Farmers Forum: agriculture deserves more than occasional minister

Farmers Forum Editor Patrick Meagher has a few thoughts on Kathleen Wynne’s dual role as Premier and Minister of Agriculture. Somebody is getting the short end of the stick, he says, and guess who might that be (again)? Rural Ontario…
Here is his editorial from today’s edition of the paper.

When you’re passionate about something, you commit time to it. You’ll even spend your off-time mining for ideas, using a drive-home or late-night quiet time to form a vision. But does anyone think our Minister of Agriculture Kathleen Wynne sits up at night wondering what great ideas she can bring to farming? How can she? She’s not only part-time, but her bigger portfolio is running the province as premier. And now she has decided she will also be the Minister for Intergovernmental Affairs.
  Maybe she should be called the “occasional” Minister of Agriculture.
  This wouldn’t be so embarrassing if she were spending time on these portfolios. But in the last two months, she has expended an abundance of energy on photo-ops, campaigning for by-elections, and dodging the gas plant scandal.

  So she’s not only the occasional minister of two portfolios–did I mention she’s also the premier–she has a huge and growinf cancer on her watch.
  A paper trail has confirmed that Wynne was in the know about cancelling a gas plant to save a Liberal seat in the 2011 election. She was the co-chair of the Liberal campaign for re-election and the Liberal campaign agreed to the cancellation. So she is guilty of agreeing to squander millions. Perhaps she didn’t know how much at the time but the total is about $300 million*. It would take the average Canadian about 6,300 years to pay that back, if every penny of each year’s earnings were not spent on anything else.
  Wynne has apologized for the past but is having a hard time moving on, partly because, contrary to the rules of government, Liberal government officials deleted thousands of e-mails.
   Then suddenly in late July, an amazing 3,226 lost e-mails from 11 Liberal staffers and politicians, including 1,233 of Wynne’s e-mails, resurfaced on backup tapes. It will take some time to extract the evidence, but it certainly looks like a smoking gun.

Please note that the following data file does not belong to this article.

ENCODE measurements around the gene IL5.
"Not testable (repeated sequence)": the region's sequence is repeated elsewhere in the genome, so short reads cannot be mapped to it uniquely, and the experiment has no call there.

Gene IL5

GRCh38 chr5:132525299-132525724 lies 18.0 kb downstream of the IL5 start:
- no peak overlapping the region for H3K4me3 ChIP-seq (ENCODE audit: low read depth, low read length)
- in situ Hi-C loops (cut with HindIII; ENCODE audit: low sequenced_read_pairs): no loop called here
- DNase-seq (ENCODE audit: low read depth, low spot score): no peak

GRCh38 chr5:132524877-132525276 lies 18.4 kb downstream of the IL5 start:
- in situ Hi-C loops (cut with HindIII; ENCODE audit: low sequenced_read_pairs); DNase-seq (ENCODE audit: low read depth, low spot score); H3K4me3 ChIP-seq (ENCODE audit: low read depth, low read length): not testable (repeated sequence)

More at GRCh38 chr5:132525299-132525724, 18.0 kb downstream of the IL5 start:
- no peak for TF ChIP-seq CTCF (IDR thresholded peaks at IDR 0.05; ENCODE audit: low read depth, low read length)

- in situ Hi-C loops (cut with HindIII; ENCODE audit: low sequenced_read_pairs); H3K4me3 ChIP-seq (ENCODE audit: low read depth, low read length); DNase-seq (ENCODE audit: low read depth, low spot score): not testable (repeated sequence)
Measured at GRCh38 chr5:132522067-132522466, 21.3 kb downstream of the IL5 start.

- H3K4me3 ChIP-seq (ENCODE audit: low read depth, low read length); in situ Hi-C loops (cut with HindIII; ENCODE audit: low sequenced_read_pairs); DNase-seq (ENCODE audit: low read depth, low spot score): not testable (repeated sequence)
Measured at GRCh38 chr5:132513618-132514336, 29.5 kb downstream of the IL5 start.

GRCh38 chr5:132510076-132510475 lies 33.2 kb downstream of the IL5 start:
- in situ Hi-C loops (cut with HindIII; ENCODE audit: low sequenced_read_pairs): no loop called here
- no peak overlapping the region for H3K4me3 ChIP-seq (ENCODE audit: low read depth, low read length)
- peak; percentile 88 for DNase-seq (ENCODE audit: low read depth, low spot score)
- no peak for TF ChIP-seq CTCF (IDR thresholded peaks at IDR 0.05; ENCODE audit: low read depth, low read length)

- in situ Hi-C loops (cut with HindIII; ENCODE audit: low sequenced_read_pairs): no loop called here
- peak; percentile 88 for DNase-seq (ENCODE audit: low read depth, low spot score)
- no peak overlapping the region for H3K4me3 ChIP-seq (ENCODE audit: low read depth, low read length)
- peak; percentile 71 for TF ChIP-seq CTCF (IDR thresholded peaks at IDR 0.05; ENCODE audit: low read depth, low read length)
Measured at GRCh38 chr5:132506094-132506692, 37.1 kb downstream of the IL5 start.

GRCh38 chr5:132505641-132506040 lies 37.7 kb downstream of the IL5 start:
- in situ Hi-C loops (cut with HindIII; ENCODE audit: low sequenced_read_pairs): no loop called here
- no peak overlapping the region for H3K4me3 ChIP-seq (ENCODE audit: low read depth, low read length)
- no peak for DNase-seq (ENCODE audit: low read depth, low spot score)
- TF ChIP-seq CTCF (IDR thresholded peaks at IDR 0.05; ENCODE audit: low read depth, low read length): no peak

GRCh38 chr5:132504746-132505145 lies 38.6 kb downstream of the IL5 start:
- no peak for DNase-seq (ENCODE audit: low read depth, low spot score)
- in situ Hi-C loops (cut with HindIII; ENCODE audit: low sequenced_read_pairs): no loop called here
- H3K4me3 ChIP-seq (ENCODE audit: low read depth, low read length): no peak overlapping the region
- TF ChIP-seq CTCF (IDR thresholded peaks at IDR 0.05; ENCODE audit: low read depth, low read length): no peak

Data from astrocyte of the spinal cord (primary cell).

Maybe these new e-mails will exonerate Wynne and she indeed can get on with actual governing, although that’s usually why e-mails disappear in the first place.
  As this ugly plot thickens, and the trickle of damning e-mails and internal documents turns into a river of evidence, it is becoming more and more clear the ship is foundering. Dalton McGuinty** fled before everything hit the fan and Wynne’s future seems more uncertain than ever. Did I call her an occasional minister? Might have to make that “occasional” and “temporary.”
  Even as it stands, with Wynne walking under a cloud, agriculture deserves better than minsiterial flyovers and brief acts of presence.

Contact: news@farmersforum.com

*editor’s note: the cost is estimated at $585 million, for ONE gas plant; the Auditor General’s report is due August 21st on the other cancelled plant
** editor’s note: Mr McGuinty is now a “fellow” at Harvard University

Giving developers the right to “pillage” Ontario

Here from today’s edition of The Wellington Times, publisher Rick Conroy’s analysis of the appeals of the Environmental Review Tribunal decision on the Ostrander Point wind power project.

Both the Ministry of Environment (MOE) and wind energy developer Gilead Power Corporation have concluded they can’t live with an environmental review tribunal decision last month to revoke the approval of a nine-turbine project on Crown land at Ostrander Point. Both the MOE and the developer have decided to appeal the Tribunal decision that stopped the development in its tracks to the Ontario Superior Court.
   The Tribunal had been persuaded the risks to the Blanding’s turtle that nest on this project site were too great and that mitigation measures were likely insufficient and in any event untested and unproven. And given the Blanding’s turtle is an endangered species, the network of roads needed to service the turbines posed too great a threat to the species in the Tribunal’s view.
   It is the first renewable energy approval overturned by a review tribunal. The stakes were high for the developer, the Ministry of Environment, the appellants, the Prince Edward County Field Naturalists (PECFN) and the Alliance to Protect Prince Edward County (APPEC) and, of course the Blanding’s turtle.
   The notice of appeal came at the deadline of August 2.
   Both Cheryl Anderson of PECFN, and Henri Garand of APPEC had expected an appeal.
The developer is fighting to keep his project alive while the MOE is scrambling to ensure a turtle doesn’t derail the green energy ambitions of the governing Liberals.
   Many had expected Gilead to appeal—but far fewer expected the MOE to pile on. After all, this was their review process, their rules and their playing field. When McGuinty’s Liberals removed many of the regulatory hurdles for wind and solar energy developers in the Green Energy Act—that same government devised the Renewable Energy Approvals process and the Environmental Review Tribunal. They promised this replacement process would listen to, and take into account, concerns raised by experts or the general public.